Tag Archive for: sustainability

Designing the Future: The Role of Deliberate Diversity

Cornell_logo2-1s7ocw0I’ve just returned from a Cornell University class reunion that reminded me of several very important principles that have guided most of my work and my life since I was an undergraduate there fifty years ago.

Today I want to share one of many important insights that emerged out of three days of lectures, conversations, meals, and other on-campus experiences that are better left unmentioned. I have a deep and renewed appreciation that I am who I am today because of my seven years as a Cornell undergraduate and graduate student.

Cornell University is an unusual – and remarkably diverse – institution.

Cornell was founded in 1865 (shortly after the end of the Civil War) when Ezra Cornell created the campus by donating his farmland on the hills above Ithaca, New York, and bringing to life his vision of “an institution where any person could find instruction in any study.” Read more

Future of Work Agenda Newsletter: June 2010

This is the June 2010 issue of our free monthly newsletter, Future of Work Agenda. We welcome comments on any of these articles. You can also access the newsletter directly on our website, at this link.

June has busted out all over, and sadly the month is almost over. But if you, like us, are based in the northern hemisphere, you are finally enjoying the beginning of summer. [continue reading...]

New Book on Cost-Efficient, Sustainable Facility Practices to Debut at World Workplace

We are very pleased to share the following special announcement from the IFMA Foundation (Charlie and I authored one chapter of the book and did much of the production and quality-control editing):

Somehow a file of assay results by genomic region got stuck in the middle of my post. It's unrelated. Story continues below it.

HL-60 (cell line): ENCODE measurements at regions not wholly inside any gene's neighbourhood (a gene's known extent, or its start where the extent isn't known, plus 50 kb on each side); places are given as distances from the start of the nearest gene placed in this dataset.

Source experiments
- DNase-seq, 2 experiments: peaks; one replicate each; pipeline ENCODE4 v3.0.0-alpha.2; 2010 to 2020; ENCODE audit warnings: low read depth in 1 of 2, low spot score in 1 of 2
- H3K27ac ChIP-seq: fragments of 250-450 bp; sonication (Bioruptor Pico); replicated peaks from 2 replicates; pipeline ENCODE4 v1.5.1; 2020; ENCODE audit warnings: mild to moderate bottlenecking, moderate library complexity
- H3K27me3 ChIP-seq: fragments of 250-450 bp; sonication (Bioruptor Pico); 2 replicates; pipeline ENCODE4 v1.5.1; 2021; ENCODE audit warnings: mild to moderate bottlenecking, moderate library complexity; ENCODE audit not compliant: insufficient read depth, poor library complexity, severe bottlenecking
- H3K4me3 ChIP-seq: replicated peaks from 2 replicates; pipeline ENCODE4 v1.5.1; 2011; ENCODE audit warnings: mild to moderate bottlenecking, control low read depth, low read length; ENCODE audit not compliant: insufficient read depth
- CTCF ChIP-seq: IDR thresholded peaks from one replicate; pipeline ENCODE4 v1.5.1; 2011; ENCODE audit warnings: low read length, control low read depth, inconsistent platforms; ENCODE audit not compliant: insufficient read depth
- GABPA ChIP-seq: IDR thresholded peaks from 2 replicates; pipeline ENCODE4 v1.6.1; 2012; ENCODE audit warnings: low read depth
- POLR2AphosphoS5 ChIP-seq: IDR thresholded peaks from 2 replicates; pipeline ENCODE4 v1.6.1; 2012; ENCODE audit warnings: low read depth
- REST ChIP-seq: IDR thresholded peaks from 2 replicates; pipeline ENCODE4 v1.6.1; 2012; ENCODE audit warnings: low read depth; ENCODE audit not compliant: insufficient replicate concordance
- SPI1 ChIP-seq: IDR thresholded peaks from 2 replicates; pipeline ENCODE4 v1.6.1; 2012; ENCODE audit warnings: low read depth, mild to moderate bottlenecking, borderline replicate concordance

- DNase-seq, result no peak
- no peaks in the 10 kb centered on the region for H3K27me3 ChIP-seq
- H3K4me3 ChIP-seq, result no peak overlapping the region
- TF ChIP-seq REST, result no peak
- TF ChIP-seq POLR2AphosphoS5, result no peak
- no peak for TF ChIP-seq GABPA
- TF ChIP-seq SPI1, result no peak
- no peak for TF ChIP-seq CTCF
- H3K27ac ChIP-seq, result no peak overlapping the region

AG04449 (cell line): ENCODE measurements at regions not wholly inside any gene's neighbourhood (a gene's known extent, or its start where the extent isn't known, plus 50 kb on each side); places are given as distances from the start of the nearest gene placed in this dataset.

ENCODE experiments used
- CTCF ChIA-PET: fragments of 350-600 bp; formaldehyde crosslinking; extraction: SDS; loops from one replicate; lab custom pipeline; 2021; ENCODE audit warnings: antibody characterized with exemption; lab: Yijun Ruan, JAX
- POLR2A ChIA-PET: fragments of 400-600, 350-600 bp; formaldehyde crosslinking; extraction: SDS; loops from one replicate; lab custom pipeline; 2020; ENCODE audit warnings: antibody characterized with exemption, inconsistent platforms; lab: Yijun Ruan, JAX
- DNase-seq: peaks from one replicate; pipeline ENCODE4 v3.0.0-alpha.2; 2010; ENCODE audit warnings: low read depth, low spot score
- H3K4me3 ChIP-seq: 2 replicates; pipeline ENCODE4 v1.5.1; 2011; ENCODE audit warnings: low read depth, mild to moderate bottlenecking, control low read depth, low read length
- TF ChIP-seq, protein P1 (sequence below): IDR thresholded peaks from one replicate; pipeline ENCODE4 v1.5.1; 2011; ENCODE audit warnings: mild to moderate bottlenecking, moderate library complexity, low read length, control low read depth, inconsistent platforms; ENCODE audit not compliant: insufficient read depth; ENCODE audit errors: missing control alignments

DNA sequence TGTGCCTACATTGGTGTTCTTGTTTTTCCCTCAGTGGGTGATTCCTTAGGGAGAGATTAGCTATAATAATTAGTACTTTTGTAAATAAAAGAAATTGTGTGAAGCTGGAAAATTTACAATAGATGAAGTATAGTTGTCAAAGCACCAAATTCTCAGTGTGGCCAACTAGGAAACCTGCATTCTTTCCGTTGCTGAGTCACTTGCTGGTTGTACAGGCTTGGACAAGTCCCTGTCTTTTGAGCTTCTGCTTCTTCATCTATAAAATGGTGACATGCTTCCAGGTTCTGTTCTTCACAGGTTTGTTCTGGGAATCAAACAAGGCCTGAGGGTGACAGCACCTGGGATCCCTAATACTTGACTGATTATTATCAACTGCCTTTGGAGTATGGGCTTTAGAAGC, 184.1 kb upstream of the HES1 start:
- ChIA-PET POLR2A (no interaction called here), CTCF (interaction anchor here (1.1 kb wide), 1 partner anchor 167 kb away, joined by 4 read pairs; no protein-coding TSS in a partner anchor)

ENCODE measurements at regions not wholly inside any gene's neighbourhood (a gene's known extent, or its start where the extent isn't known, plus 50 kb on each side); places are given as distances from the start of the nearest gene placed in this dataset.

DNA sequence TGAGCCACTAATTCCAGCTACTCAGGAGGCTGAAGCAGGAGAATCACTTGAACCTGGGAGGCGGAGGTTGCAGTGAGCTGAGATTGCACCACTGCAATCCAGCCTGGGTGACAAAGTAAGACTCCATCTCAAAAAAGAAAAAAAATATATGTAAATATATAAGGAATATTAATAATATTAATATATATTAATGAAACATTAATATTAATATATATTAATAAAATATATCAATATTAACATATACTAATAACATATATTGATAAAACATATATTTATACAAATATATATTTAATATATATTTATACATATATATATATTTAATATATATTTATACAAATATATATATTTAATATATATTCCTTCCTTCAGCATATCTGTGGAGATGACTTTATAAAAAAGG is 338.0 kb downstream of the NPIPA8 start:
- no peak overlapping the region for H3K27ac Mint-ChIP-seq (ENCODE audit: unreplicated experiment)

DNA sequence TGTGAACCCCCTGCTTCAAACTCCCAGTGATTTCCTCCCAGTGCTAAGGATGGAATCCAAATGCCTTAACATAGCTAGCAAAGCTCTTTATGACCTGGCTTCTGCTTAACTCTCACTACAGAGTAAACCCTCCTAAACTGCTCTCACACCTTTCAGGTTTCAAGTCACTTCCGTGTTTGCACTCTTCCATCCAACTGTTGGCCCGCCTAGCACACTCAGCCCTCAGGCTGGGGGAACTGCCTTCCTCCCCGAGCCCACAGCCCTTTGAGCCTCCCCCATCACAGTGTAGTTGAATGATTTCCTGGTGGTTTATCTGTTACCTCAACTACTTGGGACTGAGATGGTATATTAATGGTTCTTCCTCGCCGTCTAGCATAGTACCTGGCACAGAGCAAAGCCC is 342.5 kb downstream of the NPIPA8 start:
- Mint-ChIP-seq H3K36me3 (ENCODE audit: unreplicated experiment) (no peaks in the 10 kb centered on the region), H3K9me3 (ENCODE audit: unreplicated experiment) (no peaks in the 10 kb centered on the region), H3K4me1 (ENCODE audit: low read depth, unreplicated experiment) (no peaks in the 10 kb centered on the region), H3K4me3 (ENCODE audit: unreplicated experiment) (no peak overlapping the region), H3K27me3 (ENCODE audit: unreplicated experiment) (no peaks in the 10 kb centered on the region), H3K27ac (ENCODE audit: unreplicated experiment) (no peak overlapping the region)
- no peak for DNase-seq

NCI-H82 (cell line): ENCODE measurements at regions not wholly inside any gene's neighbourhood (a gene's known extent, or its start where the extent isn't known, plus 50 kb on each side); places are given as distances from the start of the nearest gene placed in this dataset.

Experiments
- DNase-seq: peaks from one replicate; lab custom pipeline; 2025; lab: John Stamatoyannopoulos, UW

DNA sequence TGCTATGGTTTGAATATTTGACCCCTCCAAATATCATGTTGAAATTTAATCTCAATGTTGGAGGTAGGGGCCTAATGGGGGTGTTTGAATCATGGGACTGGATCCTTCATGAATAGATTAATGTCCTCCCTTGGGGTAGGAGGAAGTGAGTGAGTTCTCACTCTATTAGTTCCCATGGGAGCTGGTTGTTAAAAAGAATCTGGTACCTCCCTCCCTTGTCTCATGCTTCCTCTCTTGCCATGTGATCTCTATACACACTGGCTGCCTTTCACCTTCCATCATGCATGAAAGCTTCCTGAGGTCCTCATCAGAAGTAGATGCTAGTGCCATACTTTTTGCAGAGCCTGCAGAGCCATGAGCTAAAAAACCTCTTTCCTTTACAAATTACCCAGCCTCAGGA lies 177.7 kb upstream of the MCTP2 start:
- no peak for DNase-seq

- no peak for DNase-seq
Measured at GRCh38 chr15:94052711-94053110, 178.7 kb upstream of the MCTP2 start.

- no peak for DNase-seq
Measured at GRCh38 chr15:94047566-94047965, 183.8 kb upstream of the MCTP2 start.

HOUSTON — (Sept. 11, 2009) — The IFMA Foundation is pleased to announce a new publication detailing how facility professionals can immediately cut operating costs, institute sustainable building practices and gain a voice in the strategic facility decisions made within their organizations.

Cut it Out: Save for Today, Build for Tomorrow is an 11-chapter quick-reference guide focused on efficiency and featuring distinguished authors from organizations such as Jones Lang LaSalle, SCAN Health Plan, iNPOINT Advisors and the Work Design Collaborative.

The new book will be formally unveiled during a press conference on Wednesday, Oct. 7, at 3 p.m. during the International Facility Management Association’s World Workplace 2009 Conference & Expo in Orlando, Fla. It has been produced in partnership with Steelcase, JohnsonDiversey, Acuity Brands and other industry-leading companies.

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Happy Earth Day

This is a day to celebrate our progress towards a sustainable future and think hard about how far we have yet to go. As I said here almost two years ago, “The Future of Work Will be Green.” I may be an eternal optimist, but I do believe we’re making progress.

There’s an intriguing story in today’s San Francisco Chronicle (“Net tool tracks carbon footprint by ZIP code“) describing a new web application developed by Cisco Systems. [continue reading...]

Work Design Collaborative and Realcomm Team Up for Realcomm Summit 2009

Prescott, Arizona – April 21, 2009 Work Design Collaborative, LLC, is pleased to announce that we are partnering with Realcomm Conference Group, LLC, a global leader in providing education, information and networking opportunities for the commercial real estate industry, to present a work design summit at Realcomm 2009.

“The Future of Work | Mobile Workforce Summit” will be held Monday, June 22, 2009, from 1:00 to 5:00pm at the Chicago Hyatt Regency. [continue reading...]

Thinking – and Acting – Globally

Yesterday’s San Francisco Chronicle carried an encouraging public statement (“Thinking globally in the bay area“) from the mayors of San Jose, San Francisco, and Oakland (Chuck Reed, Gavin Newsome, and Ronald Dellums), which of course are the three biggest cities in the Bay Area.

I hope I’m not just being naively optimistic; this is a strong statement about the critical importance for the Bay Area, and indeed all of California and the entire United States, to move to a radically different kind of economic base (they downplay the degree of change, but I think that’s pure politics coming through to make the concept more palatable).

The statement announces the mayors’ commitment to something called The Bay Area Climate Change Collaborative, or BACCC (the full charter is available online here)

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